Climate change is helping this new deadly virus to spread across Europe

Climate change is helping this new deadly virus to spread across Europe

Warmer temperatures are transforming Europe into the perfect habitat for ticks carrying CCHF, a deadly virus which in the worst cases results in death.

A deadly disease spread by ticks and usually found in the Balkans, Africa, Asia, and the Middle East could soon spread across Europe as climate change pushes the insects to move up through the continent, according to scientists.

Experts have been ringing alarm bells over the potential spread of Crimean-Congo hemorrhagic fever, or CCHF, which the World Health Organization (WHO) has listed among its 9 “priority diseases”.

The list contains the diseases which the organisation thinks are the biggest threats to public health.

Scientists’ warnings don’t refer to a hypothetical future, but to something that’s already happening in Europe, with Spain having already reported a case of the deadly disease last year.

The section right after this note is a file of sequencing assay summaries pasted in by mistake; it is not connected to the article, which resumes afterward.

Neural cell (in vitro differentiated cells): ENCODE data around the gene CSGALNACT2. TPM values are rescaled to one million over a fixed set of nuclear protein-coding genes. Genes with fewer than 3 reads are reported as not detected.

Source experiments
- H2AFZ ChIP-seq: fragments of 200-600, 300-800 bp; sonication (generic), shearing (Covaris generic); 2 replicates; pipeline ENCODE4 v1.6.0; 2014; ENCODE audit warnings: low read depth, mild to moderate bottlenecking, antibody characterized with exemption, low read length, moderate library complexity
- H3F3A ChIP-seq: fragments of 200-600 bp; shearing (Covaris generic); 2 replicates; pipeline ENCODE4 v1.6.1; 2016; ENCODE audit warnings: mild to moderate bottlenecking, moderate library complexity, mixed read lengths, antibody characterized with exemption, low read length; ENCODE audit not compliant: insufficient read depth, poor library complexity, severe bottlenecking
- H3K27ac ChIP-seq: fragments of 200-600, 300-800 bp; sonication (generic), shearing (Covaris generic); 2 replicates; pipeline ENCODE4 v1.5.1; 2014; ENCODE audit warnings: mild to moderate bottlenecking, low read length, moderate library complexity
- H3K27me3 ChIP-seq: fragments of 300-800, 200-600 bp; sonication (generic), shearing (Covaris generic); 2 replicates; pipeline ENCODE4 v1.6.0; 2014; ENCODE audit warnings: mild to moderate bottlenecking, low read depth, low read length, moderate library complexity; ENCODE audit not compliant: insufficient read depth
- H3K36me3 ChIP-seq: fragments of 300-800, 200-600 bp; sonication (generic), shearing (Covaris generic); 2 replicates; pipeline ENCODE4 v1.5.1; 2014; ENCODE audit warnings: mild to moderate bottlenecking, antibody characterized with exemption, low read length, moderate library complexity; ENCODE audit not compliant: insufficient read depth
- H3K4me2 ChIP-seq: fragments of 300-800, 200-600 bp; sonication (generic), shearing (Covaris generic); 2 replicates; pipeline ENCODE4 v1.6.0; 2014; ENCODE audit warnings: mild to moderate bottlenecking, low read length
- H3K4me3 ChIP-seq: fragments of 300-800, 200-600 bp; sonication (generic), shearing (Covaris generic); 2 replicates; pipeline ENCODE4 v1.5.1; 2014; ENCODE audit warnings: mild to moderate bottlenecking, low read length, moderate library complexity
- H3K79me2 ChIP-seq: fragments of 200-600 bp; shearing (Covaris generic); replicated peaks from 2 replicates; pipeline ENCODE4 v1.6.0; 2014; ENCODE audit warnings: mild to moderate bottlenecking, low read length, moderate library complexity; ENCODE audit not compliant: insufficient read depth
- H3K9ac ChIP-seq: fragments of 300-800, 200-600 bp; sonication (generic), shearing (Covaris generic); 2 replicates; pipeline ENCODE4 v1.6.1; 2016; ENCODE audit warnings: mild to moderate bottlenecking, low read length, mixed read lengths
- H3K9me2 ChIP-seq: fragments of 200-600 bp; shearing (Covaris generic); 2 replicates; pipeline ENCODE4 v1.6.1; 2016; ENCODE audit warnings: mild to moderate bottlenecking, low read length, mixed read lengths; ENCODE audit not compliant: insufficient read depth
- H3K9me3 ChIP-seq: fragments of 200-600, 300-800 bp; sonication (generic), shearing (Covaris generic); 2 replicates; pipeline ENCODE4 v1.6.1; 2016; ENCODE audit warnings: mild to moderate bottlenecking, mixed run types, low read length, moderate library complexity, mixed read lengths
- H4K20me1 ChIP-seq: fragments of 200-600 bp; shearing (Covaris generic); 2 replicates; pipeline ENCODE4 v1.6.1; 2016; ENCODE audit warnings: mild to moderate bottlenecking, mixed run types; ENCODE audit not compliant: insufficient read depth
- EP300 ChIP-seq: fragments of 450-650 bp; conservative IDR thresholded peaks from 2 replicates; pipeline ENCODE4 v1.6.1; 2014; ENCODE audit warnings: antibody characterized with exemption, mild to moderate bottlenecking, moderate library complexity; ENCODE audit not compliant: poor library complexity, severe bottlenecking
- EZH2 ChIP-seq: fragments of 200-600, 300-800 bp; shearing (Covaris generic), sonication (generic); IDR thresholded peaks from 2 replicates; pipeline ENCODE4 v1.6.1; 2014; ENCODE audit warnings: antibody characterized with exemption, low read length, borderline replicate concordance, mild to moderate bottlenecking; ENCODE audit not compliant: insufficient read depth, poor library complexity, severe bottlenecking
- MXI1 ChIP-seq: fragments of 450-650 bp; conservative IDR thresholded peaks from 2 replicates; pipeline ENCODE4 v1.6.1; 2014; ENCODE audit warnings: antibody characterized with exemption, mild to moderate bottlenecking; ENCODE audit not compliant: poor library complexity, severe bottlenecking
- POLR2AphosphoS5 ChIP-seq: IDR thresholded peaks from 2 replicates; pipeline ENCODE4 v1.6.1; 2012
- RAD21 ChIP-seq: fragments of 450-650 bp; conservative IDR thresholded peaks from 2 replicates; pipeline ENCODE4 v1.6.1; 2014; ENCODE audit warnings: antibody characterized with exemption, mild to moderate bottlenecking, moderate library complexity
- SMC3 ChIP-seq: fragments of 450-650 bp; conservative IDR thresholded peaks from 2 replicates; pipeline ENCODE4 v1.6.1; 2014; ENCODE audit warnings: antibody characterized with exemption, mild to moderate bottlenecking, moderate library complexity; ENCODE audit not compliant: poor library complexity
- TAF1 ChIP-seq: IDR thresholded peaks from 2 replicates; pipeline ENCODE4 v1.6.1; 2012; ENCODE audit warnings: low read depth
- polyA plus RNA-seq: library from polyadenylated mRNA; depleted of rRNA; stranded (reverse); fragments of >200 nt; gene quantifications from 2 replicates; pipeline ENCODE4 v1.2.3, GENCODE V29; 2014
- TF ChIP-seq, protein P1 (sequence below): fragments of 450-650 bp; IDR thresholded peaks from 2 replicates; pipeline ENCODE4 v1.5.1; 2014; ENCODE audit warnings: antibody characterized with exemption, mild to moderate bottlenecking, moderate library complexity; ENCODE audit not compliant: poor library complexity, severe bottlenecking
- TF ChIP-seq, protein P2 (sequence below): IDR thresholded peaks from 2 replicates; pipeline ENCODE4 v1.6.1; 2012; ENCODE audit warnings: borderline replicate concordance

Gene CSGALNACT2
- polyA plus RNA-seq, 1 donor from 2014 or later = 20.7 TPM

The country actually detected its first CCHF cases in 2011 and 2016. In 2016, a man died after being diagnosed with the disease following a tick bite in Spain.

In an interview with Modern Diplomacy in April, Ali Mirazimi, a virologist at the Karolinska Institute in Sweden, said that the ticks carrying the virus were “moving up through Europe due to climate change, with longer and drier summers”.

CCHF has recently been detected in Iraq and Namibia, while in Pakistan, two people have reportedly died from the disease. Iraq suffered an explosion of CCHF cases last year, with a total of 212 recorded incidents between January 1 and May 22.%20are%20laboratory%20confirmed.) This year, there’s been an estimated 100 cases already, with 13 deaths

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